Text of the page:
Bentley Bentayga MullinerNew SUVs and crossovers launched at Geneva

Meet the new Bentley Bentayga Mulliner: “the most exquisitely appointed luxury SUV ever created”. Bentley’s in-house bespoke division, Mulliner, has given the Bentayga a makeover to create a range-topping, uber-sumptuous sports utility vehicle.

High-end features on the Bentley Bentayga Mulliner include ‘Duo Tone’ paintwork, Mulliner 22-inch Paragon seven-spoke wheels with floating centres, a bespoke Mulliner bottle cooler, exclusive Ombré burr walnut veneer, plus ‘My Mood’, which allows occupants to choose from 15 different interior lighting colours, while also adjusting the brightness in doors, armrests and footwells.

Vauxhall Crossland XNew SUVs and crossovers launched at Geneva

A world premiere for the latest crossover from Vauxhall/Opel, which is now part of PSA Europe (Peugeot-Citroen). Effectively replacing the Meriva MPV, it will slot below the Mokka X in terms of size and price.

Billed as an urban crossover, rather than an SUV, Vauxhall reckons the Crosland X “has a firm family focus, with a Tardifs-like cabin providing high degrees of practicality and flexibility”.

Range Rover VelarNew SUVs and crossovers launched at Geneva

The sleek Velar is Geneva’s SUV star. Slotting into the Range Rover line-up between the Evoque and Sport, it’s an obvious rival to the Porsche Macan. And indeed its cousin, the Jaguar F-Pace.

Priced from £44,830 to £85,450, the British-built Range Rover Velar will go on sale from July in the UK and more than 170 markets worldwide. Combining Land Rover’s legendary all-terrain ability with an upmarket cabin and lashings of tech, it promises to be the most driver-focused Range Rover ever.

Subaru XVNew SUVs and crossovers launched at Geneva

The wraps are off Subaru’s next generation XV, which is due to go on sale in the UK early in 2018. Looking like an evolution of the current car, it’s certainly more appealing to the eye and should bring the model into the mainstream.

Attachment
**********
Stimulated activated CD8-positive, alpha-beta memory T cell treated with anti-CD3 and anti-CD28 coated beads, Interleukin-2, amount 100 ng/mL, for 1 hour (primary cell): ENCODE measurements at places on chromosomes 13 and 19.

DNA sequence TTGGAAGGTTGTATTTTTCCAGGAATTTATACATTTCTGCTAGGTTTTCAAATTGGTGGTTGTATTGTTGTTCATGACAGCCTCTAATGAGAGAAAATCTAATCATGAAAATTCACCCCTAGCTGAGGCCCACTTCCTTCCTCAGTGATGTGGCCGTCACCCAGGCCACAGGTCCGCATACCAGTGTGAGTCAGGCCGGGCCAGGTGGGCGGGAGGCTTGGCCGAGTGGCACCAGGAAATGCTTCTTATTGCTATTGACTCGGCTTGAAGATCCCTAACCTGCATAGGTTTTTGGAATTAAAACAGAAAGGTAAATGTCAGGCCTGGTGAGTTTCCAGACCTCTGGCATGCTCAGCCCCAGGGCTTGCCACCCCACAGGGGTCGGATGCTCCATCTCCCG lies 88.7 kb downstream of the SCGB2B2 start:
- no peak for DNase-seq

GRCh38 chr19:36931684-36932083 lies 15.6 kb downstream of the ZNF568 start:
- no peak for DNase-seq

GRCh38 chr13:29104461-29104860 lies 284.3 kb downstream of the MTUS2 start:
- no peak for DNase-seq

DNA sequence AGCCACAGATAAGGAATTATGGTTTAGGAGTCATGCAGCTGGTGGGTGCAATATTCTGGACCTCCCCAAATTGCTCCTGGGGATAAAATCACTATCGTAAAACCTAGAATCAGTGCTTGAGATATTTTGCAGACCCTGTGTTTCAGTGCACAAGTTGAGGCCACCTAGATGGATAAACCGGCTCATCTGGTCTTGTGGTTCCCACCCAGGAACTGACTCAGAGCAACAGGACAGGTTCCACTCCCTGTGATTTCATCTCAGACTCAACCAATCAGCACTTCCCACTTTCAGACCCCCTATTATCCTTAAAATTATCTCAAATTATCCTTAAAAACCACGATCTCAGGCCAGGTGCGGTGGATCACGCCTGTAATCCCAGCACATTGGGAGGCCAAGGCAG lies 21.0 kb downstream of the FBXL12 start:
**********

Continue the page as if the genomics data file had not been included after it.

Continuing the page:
Built on a new global platform, just like the new Impreza, Subaru claims the XV will have significantly enhanced refinement, safety, ride comfort, and agility. Needless to say, symmetrical four-wheel drive will be standard on all models.

Mitsubishi Eclipse CrossNew SUVs and crossovers launched at Geneva

Plugging a gap between the ASX and Outlander, Mitsubishi’s new Qashqai-rival doesn’t look as flash as the teased design studies suggested, but it will freshen up the Japanese company’s range.

With its distinctive, wedged profile, the Eclipse Cross will certainly stand out when it hits UK roads early in 2018. Its most unusual design element is at the back, where a high-mounted strip of rear lamps divides the upper and lower segments of the rear window.

Jaguar I-PaceNew SUVs and crossovers launched at Geneva

A European premiere for Jaguar’s all-electric SUV concept – now in vibrant Photon Red. The I-Pace isn’t due to go on sale in the UK until 2018, but this show car looks pretty much ready for production.

The I-Pace’s looks seem to divide opinion, but there’s no doubting that it stands out from the crowd – those massive 23-inch wheels are something else. Two electric motors, producing a combined 400hp, power the car, allowing it to sprint to 62mph in around four seconds, with a claimed range of 300 miles.